Summary: Geometry had always been her favourite subject
Sam Carter had always had an excellent spatial memory. Geometry had always been a favourite subject. No need for her to draw plans, she saw objects in her head in three, sometimes four dimensions (and if she went without sleep and consumed enough coffee even more dimensions than that), could mind map their prime co-ordinates, morph and twist them as she desired, turn them on their head, back to front, inside out, outside in, timeshift, progress, multiply…
She knew about being told about the geometric shapes that underlay everything. The lines, the curves. She read books on architecture, on art theory, on obscure sixteenth century philosophers just to appreciate the science of dimension, the sublime use of space and form, the meaning behind the meaning behind everything.
Yet it was the first time that she saw the curve of Janet Fraiser's thigh that she truly understood. The way the line of her thigh intersected with the soft rise of her belly, the crease of her hip descending towards her cleft. Sam Carter studied it for a long moment, ran her hands over it, explored the shape, the texture, the dichotomy of strong bone and soft yielding flesh. It spoke to her of mysteries beyond everything. It was…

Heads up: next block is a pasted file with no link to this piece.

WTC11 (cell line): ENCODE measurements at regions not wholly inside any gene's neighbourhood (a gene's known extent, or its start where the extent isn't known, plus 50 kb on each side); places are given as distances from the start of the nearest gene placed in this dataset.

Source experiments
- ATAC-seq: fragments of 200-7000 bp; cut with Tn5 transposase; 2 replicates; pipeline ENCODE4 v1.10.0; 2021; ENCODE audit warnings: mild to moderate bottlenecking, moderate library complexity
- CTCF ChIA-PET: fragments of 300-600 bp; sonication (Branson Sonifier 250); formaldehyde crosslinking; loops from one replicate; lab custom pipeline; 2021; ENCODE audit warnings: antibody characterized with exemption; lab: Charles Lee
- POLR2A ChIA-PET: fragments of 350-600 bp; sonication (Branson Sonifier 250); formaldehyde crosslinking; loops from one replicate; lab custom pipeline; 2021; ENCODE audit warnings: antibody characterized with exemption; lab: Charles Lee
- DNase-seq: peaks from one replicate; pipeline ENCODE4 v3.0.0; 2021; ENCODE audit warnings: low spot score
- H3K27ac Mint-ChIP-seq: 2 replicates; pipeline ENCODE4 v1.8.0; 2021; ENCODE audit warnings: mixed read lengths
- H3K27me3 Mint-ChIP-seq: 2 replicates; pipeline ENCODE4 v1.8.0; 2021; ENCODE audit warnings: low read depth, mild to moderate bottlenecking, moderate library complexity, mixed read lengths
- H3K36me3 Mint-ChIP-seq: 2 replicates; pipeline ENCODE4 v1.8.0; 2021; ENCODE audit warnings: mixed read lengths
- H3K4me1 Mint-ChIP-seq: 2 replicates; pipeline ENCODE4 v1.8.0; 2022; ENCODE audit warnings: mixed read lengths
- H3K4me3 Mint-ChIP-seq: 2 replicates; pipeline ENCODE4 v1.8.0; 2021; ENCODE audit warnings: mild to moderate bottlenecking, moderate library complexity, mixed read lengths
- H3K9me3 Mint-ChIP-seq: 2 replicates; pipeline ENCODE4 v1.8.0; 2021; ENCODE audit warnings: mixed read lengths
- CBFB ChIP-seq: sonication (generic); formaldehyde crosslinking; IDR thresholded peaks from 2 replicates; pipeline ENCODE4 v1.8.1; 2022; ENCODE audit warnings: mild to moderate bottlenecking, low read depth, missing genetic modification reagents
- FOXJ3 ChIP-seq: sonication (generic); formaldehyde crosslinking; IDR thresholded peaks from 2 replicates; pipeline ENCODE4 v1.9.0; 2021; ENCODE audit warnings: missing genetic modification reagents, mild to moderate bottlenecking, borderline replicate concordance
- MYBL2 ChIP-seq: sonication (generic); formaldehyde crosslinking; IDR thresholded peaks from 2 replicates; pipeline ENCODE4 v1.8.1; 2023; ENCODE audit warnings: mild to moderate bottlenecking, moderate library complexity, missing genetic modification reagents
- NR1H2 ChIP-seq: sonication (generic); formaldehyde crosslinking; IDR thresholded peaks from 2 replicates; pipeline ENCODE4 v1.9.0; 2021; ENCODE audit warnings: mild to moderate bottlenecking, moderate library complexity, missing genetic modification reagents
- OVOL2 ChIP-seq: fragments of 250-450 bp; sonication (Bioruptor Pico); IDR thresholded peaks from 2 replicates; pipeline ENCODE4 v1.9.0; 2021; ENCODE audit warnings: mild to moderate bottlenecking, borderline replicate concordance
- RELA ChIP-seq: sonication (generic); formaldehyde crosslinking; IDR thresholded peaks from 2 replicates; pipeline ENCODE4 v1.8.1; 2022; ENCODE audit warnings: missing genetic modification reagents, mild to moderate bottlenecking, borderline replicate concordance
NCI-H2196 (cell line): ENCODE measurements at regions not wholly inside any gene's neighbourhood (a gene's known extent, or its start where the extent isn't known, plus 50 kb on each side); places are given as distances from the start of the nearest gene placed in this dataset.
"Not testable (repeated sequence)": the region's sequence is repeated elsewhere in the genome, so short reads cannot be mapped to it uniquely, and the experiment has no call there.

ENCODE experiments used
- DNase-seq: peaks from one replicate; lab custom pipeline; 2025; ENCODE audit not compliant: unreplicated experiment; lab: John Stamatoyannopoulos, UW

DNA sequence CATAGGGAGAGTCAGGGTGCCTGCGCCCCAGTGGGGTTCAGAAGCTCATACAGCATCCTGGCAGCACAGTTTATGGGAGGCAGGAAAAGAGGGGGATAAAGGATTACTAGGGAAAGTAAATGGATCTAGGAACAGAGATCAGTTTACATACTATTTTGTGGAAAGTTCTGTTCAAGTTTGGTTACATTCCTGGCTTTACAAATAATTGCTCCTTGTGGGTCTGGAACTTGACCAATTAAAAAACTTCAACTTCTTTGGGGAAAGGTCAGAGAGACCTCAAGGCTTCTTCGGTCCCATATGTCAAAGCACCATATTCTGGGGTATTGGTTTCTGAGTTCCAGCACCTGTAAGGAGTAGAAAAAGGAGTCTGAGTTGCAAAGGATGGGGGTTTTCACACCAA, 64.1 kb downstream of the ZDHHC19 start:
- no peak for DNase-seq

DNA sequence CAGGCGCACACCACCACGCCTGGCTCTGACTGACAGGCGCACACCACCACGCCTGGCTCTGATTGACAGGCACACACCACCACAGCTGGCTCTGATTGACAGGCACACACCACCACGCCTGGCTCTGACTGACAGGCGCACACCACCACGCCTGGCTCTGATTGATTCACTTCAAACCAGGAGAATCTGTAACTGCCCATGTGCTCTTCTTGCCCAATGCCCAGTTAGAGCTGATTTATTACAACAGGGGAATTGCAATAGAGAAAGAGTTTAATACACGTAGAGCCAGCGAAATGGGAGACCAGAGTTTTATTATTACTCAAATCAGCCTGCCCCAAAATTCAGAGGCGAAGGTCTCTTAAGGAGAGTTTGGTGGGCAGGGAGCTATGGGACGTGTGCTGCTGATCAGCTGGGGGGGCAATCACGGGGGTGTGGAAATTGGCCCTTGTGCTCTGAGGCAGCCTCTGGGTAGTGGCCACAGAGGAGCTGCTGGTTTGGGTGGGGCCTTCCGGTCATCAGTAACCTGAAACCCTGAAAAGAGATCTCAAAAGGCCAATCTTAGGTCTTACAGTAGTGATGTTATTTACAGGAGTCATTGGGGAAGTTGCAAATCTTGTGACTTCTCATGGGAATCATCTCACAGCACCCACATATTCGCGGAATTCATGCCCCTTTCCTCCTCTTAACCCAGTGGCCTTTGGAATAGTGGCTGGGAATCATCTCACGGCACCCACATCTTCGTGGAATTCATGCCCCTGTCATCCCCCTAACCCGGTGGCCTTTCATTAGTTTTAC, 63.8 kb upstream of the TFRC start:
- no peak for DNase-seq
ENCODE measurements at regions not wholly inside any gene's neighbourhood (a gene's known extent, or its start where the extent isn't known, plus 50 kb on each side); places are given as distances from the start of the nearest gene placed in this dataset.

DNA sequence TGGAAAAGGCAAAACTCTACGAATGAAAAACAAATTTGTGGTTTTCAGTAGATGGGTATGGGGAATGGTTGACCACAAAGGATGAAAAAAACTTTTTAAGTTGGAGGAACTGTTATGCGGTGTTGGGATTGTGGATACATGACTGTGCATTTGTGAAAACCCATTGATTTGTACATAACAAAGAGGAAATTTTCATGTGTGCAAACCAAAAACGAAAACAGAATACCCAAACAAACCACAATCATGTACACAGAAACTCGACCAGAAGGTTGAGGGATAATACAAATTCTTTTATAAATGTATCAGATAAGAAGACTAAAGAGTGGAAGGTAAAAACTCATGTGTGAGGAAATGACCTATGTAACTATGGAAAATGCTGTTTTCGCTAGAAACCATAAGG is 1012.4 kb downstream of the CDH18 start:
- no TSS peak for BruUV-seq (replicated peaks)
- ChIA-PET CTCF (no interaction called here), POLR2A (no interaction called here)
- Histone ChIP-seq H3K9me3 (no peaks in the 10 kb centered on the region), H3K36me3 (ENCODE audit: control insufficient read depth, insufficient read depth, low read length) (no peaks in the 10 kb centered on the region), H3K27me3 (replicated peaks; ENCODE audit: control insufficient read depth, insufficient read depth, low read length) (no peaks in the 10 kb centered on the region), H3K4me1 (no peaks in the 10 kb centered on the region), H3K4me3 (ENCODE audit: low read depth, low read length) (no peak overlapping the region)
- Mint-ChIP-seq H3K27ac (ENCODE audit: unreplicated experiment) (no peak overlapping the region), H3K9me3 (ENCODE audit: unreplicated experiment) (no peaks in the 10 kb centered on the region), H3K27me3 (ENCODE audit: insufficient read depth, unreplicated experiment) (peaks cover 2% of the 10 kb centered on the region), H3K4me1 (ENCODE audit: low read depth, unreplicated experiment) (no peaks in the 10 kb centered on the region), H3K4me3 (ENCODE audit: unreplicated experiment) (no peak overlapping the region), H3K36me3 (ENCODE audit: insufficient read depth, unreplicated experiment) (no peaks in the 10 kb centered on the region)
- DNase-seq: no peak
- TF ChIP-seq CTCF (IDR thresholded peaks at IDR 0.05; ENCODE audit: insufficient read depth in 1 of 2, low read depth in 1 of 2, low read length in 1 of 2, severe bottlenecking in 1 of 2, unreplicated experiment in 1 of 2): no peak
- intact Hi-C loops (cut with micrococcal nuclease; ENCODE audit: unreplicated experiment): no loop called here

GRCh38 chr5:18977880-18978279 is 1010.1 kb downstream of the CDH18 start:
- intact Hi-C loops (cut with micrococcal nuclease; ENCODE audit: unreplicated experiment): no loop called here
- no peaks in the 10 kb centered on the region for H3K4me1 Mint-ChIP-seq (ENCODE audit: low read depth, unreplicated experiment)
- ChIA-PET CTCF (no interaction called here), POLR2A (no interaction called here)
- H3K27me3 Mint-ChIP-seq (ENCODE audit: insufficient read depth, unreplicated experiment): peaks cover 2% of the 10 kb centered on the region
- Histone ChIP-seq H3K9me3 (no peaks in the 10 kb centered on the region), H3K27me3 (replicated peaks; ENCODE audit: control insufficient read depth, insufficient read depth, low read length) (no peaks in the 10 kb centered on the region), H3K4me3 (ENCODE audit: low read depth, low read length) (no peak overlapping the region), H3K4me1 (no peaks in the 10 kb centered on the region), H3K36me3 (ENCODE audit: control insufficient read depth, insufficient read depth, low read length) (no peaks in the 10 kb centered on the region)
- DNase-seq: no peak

"Sam… what are you doing?"
"You're beautiful… I look at you and I see mathematical formula, proofs of geometry that have baffled scientists for thousands of years. And it's just… there." She ran her hand down that perfect line once more. "Beautiful."
There was one more thing about this perfect line she had discovered. She knew exactly the contours that would match it, fit against it as if they had once been part of a greater, perfect whole. Sam Carter knew her own body well, had studied its shape, its form, its contours to better understand the way things worked. And if she stretched out just so, and lay breast to breast with her lover, looking into those deep brown eyes that held eternity for her, and she raised her thigh to rest her leg over the curve of that hip so that their centres almost touched, curving her body slightly to compensate for her greater height, then the spatial dynamics of that moment created a whole new equation, a whole new geometry, variables cancelling each other out, elements equalising into one expression: perfection.
Soft lips touched hers, curved into a smile that was a whole different geometrical delight. "You know, girl, you're not so bad looking yourself."